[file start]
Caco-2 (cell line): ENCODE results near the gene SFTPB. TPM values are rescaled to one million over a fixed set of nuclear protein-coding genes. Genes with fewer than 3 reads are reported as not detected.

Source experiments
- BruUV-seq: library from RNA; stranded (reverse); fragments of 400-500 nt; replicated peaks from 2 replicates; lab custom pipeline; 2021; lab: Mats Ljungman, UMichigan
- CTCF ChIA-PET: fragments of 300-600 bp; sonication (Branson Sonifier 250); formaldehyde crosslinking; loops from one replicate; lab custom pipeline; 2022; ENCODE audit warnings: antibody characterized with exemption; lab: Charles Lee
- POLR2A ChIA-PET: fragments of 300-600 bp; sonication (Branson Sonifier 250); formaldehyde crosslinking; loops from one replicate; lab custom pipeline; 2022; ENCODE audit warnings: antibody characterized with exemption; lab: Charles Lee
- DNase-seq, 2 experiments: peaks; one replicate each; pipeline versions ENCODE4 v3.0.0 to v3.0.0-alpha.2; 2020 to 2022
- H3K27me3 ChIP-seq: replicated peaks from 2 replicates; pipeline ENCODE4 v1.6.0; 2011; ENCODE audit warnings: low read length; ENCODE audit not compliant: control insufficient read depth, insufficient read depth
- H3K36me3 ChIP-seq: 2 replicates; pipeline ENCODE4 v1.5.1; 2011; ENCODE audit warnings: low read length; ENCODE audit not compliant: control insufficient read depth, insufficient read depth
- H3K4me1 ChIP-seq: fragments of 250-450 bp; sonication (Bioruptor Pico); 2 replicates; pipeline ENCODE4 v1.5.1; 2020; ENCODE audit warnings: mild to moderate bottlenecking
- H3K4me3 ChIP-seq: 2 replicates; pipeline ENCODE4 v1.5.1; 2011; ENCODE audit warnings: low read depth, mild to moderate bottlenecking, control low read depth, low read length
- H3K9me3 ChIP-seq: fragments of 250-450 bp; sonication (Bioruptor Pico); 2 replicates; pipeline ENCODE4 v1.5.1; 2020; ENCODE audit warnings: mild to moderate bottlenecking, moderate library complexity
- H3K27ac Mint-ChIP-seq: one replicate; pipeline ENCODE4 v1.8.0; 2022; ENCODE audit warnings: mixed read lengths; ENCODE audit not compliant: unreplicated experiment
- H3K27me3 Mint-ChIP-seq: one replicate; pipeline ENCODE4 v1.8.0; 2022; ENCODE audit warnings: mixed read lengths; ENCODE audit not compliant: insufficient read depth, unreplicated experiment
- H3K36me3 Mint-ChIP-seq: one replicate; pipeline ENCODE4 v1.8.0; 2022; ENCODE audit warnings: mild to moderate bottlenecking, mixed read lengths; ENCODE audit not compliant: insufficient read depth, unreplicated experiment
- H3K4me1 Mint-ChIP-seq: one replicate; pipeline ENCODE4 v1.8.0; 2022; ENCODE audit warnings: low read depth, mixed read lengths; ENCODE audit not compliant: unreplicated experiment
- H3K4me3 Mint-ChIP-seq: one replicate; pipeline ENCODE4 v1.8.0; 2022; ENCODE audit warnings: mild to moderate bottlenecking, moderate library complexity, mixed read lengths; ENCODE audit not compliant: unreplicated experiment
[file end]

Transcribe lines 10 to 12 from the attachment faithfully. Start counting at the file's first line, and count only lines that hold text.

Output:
- H3K4me3 ChIP-seq: 2 replicates; pipeline ENCODE4 v1.5.1; 2011; ENCODE audit warnings: low read depth, mild to moderate bottlenecking, control low read depth, low read length
- H3K9me3 ChIP-seq: fragments of 250-450 bp; sonication (Bioruptor Pico); 2 replicates; pipeline ENCODE4 v1.5.1; 2020; ENCODE audit warnings: mild to moderate bottlenecking, moderate library complexity
- H3K27ac Mint-ChIP-seq: one replicate; pipeline ENCODE4 v1.8.0; 2022; ENCODE audit warnings: mixed read lengths; ENCODE audit not compliant: unreplicated experiment